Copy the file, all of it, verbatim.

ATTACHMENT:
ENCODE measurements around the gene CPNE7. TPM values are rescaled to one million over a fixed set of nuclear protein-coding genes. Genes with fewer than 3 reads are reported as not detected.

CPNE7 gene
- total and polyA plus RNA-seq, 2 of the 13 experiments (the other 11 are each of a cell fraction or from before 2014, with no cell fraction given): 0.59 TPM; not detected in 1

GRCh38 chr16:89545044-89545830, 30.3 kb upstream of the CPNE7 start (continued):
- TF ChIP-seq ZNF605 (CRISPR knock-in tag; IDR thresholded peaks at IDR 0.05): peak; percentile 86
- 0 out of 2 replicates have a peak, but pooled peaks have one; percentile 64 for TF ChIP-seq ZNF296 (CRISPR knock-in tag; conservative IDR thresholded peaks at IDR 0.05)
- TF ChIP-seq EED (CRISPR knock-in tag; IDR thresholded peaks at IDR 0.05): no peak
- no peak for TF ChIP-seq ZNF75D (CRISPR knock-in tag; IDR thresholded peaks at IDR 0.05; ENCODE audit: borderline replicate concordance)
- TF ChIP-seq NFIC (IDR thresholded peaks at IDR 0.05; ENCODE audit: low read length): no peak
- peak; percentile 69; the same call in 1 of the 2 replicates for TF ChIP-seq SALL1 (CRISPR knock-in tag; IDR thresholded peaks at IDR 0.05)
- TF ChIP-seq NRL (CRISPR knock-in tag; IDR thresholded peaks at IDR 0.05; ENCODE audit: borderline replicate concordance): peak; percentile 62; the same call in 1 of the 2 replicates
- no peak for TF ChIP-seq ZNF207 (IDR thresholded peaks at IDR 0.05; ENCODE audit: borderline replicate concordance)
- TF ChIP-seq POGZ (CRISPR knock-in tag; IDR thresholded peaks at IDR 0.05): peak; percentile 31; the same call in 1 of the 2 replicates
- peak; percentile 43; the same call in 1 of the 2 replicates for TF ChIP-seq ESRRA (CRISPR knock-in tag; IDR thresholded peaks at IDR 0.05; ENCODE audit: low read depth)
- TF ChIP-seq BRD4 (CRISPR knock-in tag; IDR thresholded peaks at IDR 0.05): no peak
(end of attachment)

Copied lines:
ENCODE measurements around the gene CPNE7. TPM values are rescaled to one million over a fixed set of nuclear protein-coding genes. Genes with fewer than 3 reads are reported as not detected.

CPNE7 gene
- total and polyA plus RNA-seq, 2 of the 13 experiments (the other 11 are each of a cell fraction or from before 2014, with no cell fraction given): 0.59 TPM; not detected in 1

GRCh38 chr16:89545044-89545830, 30.3 kb upstream of the CPNE7 start (continued):
- TF ChIP-seq ZNF605 (CRISPR knock-in tag; IDR thresholded peaks at IDR 0.05): peak; percentile 86
- 0 out of 2 replicates have a peak, but pooled peaks have one; percentile 64 for TF ChIP-seq ZNF296 (CRISPR knock-in tag; conservative IDR thresholded peaks at IDR 0.05)
- TF ChIP-seq EED (CRISPR knock-in tag; IDR thresholded peaks at IDR 0.05): no peak
- no peak for TF ChIP-seq ZNF75D (CRISPR knock-in tag; IDR thresholded peaks at IDR 0.05; ENCODE audit: borderline replicate concordance)
- TF ChIP-seq NFIC (IDR thresholded peaks at IDR 0.05; ENCODE audit: low read length): no peak
- peak; percentile 69; the same call in 1 of the 2 replicates for TF ChIP-seq SALL1 (CRISPR knock-in tag; IDR thresholded peaks at IDR 0.05)
- TF ChIP-seq NRL (CRISPR knock-in tag; IDR thresholded peaks at IDR 0.05; ENCODE audit: borderline replicate concordance): peak; percentile 62; the same call in 1 of the 2 replicates
- no peak for TF ChIP-seq ZNF207 (IDR thresholded peaks at IDR 0.05; ENCODE audit: borderline replicate concordance)
- TF ChIP-seq POGZ (CRISPR knock-in tag; IDR thresholded peaks at IDR 0.05): peak; percentile 31; the same call in 1 of the 2 replicates
- peak; percentile 43; the same call in 1 of the 2 replicates for TF ChIP-seq ESRRA (CRISPR knock-in tag; IDR thresholded peaks at IDR 0.05; ENCODE audit: low read depth)
- TF ChIP-seq BRD4 (CRISPR knock-in tag; IDR thresholded peaks at IDR 0.05): no peak